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# When presented with only circumstantial evidence, a juror

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Manager
Joined: 21 Jan 2016
Posts: 83
Location: India
GMAT 1: 670 Q50 V30
WE: Engineering (Computer Software)
Re: When presented with only circumstantial evidence, a juror [#permalink]

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05 Mar 2017, 04:49
Can someone explain the difference between C and D. I am still not convinced with explanations provided.
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Status: Aiming MBA
Joined: 18 Jul 2015
Posts: 3074
Location: India
Concentration: Healthcare, Technology
GPA: 3.65
WE: Information Technology (Health Care)
When presented with only circumstantial evidence, a juror [#permalink]

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06 Mar 2017, 00:04
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ankujgupta wrote:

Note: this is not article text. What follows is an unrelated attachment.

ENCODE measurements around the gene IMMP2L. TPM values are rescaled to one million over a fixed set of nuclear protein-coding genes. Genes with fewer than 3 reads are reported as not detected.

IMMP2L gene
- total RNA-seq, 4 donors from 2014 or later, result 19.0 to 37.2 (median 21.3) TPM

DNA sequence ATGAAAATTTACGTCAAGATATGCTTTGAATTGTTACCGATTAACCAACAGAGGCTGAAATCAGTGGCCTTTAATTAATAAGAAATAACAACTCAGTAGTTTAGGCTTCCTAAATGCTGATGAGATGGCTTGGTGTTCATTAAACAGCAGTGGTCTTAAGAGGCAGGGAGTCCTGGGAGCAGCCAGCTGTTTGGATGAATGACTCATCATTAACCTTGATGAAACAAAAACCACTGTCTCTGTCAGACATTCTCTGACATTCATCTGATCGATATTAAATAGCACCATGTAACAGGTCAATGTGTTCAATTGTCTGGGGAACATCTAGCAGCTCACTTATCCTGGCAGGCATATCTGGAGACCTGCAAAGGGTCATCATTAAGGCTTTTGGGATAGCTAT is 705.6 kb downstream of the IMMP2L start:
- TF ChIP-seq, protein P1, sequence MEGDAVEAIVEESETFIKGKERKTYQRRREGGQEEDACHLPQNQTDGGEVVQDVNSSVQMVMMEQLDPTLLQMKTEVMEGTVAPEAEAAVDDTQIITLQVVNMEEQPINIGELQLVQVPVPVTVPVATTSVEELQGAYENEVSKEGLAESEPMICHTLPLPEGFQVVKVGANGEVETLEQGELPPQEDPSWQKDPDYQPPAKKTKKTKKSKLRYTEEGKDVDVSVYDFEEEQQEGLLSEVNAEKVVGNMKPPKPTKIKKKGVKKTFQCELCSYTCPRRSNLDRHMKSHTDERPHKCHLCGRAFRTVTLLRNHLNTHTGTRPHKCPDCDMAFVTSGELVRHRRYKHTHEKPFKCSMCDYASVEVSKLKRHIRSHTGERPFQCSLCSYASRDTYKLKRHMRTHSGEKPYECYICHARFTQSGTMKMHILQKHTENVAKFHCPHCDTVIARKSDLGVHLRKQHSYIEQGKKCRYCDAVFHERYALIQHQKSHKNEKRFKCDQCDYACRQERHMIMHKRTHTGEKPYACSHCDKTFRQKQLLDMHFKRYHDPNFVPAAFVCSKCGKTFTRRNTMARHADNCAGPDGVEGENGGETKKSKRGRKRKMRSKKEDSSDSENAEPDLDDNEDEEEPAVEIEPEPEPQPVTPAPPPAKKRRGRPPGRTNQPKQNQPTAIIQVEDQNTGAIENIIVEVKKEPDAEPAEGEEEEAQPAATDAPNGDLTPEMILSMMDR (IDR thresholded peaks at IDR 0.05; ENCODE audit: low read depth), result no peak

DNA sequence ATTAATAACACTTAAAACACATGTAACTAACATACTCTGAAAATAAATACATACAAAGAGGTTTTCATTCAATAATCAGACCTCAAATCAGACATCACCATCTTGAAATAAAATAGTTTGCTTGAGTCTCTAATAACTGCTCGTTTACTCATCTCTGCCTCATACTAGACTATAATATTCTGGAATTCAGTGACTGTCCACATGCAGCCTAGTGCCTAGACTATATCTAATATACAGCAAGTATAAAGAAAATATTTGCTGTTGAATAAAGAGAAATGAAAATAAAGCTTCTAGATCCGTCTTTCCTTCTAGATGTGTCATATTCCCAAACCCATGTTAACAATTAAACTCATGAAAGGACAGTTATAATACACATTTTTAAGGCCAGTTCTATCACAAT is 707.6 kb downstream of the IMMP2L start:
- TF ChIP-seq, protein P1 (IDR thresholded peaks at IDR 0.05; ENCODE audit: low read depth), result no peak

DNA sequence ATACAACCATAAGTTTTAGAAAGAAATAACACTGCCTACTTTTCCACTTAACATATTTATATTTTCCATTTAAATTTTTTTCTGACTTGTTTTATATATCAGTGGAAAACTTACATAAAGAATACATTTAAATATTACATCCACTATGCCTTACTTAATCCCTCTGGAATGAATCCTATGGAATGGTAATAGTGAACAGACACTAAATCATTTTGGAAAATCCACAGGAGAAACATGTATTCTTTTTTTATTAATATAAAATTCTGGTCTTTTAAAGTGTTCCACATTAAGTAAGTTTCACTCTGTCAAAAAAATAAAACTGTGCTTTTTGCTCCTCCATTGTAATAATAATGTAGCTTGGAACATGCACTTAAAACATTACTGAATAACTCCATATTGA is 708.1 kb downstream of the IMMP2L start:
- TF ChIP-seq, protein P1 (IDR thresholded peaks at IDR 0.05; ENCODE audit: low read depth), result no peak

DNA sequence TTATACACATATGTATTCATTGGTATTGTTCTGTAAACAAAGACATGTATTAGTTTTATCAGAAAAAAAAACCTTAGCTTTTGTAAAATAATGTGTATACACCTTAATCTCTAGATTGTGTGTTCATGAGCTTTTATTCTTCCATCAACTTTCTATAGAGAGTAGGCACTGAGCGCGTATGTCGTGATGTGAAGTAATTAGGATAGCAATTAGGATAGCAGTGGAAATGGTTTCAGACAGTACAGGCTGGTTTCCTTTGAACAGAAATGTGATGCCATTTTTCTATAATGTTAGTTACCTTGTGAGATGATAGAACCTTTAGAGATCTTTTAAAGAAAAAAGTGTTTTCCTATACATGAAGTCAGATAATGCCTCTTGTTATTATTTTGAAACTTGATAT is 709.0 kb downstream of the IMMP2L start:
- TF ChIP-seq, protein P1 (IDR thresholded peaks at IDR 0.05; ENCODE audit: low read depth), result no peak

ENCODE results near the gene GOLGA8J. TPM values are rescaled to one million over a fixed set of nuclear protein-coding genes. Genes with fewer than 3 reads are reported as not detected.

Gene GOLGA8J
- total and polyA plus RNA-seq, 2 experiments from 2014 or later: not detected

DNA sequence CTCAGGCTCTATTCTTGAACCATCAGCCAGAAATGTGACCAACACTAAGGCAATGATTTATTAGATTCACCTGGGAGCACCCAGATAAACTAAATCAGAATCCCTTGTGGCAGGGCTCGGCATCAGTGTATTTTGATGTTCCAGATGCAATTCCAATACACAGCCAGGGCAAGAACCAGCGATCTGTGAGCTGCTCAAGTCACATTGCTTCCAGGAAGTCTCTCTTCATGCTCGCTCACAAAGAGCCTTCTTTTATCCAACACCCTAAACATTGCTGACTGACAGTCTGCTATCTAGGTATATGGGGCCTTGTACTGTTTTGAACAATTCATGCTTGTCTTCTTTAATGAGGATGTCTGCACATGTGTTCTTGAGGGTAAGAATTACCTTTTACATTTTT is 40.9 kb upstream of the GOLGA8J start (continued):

Can someone explain the difference between C and D. I am still not convinced with explanations provided.

In D, there is a meaning change. Which is formally 'not a sanctioned or prohibited means of reaching a verdict.' Notice that formally here modifies both sanctioned and prohibited'

While in C(or original question), We are given 'which is not a formally sanctioned or prohibited means of reaching a verdict.'. So, here I could say formally modifies only sanctions. Hence, C is preferred over D as C maintain the original meaning.
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Joined: 14 Dec 2013
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GMAT 1: 780 Q50 V47
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Re: When presented with only circumstantial evidence, a juror [#permalink]

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06 Mar 2017, 10:23
ankujgupta wrote:
Can someone explain the difference between C and D. I am still not convinced with explanations provided.

Excellent explanation above by abhimahna. Basically in D the adverb "formally" modifies the verb "is", whereas in D the adverb "formally" modifies the adjective "sanctioned". The original sentence conveys the latter meaning.
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Re: When presented with only circumstantial evidence, a juror [#permalink]

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24 Aug 2017, 23:38
Merged topics. Please, search before posting questions!
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Re: When presented with only circumstantial evidence, a juror   [#permalink] 24 Aug 2017, 23:38

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